But the truth is, that you can’t happily live your life according to others expectations. And you know what they say. The truth shall set you free. Do what’s right for you, even if it may not go down well with parents or friends. As long as it doesn’t harm you or them, you should have the last say. You only have a shot at this life once, so make the best out of it.

Self-improvement lesson 7. Loving yourself will drastically improve everything

Knowing this has also been fundamental in changing my personal wellbeing. There is no way of escaping it though. Other people can make you feel good for a while, but unless you feel good within yourself, that feeling is not gonna last.

 

I personally believe that not loving oneself is the reason many relationships fail. People enter into relationships thinking it’s going to fix them. That if they can just be loved, they will love themselves. I think we’ve all been there at some point. I know I have. But for me, that’s never worked. If you don’t love yourself, and as a result of that have a low self-image, leaning emotionally on one other person to help you fix that is not only going to push that person away, but it’s going to drain their energy and make you feel even worse for having that effect on them.

 

Having said this though, we all need to be loved. Love from others boosts, encourages and can even improve us. But we need to stand on our own emotionally to truly benefit from what somebody’s love for us can do. And giving back to somebody what they are giving us is such a precious gift. do. And in order to give love, we need to have self-love.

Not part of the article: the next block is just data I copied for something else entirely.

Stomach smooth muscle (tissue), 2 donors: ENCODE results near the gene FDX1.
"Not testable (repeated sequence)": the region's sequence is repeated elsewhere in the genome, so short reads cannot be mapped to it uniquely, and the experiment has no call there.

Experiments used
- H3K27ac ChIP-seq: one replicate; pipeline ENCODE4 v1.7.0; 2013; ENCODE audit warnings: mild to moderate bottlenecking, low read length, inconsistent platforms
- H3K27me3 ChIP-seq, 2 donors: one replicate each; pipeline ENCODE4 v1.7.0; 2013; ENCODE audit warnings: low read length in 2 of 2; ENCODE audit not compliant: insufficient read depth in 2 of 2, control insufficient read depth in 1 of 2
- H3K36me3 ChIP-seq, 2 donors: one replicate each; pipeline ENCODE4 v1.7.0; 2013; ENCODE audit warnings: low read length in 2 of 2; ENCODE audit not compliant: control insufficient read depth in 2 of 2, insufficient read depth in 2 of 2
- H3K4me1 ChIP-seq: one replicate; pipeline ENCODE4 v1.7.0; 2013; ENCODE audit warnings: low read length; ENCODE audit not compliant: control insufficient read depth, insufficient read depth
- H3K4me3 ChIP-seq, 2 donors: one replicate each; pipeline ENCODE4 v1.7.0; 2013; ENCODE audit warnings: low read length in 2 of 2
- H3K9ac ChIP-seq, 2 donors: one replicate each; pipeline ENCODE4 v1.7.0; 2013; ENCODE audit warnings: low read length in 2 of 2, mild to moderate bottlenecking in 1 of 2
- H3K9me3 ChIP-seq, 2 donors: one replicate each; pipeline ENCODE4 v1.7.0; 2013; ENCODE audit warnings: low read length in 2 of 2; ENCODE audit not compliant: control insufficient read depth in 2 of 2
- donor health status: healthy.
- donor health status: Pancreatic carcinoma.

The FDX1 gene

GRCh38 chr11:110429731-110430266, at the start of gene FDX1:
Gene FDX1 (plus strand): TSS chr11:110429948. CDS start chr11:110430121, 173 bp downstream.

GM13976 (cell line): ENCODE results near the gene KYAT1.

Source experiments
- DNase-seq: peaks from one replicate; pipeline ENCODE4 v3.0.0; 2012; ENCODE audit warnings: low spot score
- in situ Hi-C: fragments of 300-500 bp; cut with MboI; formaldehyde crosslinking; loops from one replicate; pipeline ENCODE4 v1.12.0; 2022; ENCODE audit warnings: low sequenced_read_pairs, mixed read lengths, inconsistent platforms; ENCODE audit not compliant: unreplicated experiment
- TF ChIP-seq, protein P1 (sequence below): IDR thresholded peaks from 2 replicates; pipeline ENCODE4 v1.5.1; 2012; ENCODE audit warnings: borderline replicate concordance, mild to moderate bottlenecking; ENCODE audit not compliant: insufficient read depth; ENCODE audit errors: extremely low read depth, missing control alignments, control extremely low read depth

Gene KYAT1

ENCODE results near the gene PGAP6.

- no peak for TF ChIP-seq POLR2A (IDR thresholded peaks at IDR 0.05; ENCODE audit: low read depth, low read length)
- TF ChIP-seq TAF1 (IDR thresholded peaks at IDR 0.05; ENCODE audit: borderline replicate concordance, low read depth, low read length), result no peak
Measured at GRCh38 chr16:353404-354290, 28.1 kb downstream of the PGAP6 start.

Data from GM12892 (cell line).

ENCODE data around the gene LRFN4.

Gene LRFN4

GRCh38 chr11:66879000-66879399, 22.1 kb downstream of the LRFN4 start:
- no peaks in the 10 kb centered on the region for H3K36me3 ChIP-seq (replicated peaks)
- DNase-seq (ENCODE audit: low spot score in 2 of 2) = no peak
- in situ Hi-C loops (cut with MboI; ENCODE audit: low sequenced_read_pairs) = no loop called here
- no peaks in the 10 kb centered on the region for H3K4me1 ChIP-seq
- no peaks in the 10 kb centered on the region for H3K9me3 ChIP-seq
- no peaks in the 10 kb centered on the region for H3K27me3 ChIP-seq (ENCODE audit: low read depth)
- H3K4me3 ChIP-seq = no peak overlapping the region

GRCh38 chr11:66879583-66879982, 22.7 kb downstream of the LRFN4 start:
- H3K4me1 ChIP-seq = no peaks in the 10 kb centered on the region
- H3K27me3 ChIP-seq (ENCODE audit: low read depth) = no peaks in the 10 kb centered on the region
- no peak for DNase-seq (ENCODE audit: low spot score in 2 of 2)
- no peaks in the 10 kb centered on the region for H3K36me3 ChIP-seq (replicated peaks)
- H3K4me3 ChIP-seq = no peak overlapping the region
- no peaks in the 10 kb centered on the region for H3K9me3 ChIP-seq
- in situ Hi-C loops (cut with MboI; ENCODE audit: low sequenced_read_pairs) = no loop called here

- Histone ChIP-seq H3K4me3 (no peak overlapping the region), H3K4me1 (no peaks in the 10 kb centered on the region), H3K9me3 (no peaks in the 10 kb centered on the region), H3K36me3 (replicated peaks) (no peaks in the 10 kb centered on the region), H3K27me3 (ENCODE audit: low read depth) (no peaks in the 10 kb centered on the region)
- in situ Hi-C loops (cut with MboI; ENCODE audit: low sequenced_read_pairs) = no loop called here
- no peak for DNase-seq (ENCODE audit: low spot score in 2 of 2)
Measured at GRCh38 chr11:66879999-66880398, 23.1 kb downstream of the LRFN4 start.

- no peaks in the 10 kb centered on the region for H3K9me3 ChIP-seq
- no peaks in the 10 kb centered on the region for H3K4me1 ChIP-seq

If you have spent your life beating yourself up over practically everything, it’s not gonna be easy to just start loving yourself overnight. But start with the little things. Most of us talk to ourselves in our head or out loud. Sometimes subconsciously. The first step I suggest you take towards self-love is to listen to your inner voice. What does it sound like? What would you like it to sound like? Think about who you go to for advice when you’ve messed up for others or yourself and why you go to that person. Try to adjust that inner voice to fit with your ideal advisor. Make it even better if you can.

 

When you manage to talk yourself through mistakes you’ve made or upcoming challenges in a constructive and soothing way rather than telling yourself what an awful and incompetent person you are, you are on your way. If you’re already doing that, then that’s amazing. I am getting there.

 

Love yourself. Because though it won’t solve all of your life problems, it will lighten the burden of life and make you feel so much better. You deserved to be loved by you.

Self-improvement lesson 5. There is a time to talk and there is a time to shut up.

When something good happene

When something good happened to me, I used to have the urge to tell everyone who would and wouldn’t listen about it. A new boyfriend, a new job, even projects in the planning stage. I used to love getting praises from people about how well things were going for me.

 

There’s nothing wrong in sharing good news. But what I found so tiring about it was all the explaining I had to do when things didn’t go as I had planned or hoped. I hated having to tell what seemed like countless people about break-ups or why a certain plan hadn’t developed into fruition. And what I also realized, is that not everybody is always gonna be happy for you. Someone may be going through a hard time and might not want to hear about your amazing life. And instead of being grown-up about it, their envy comes through in bad ways.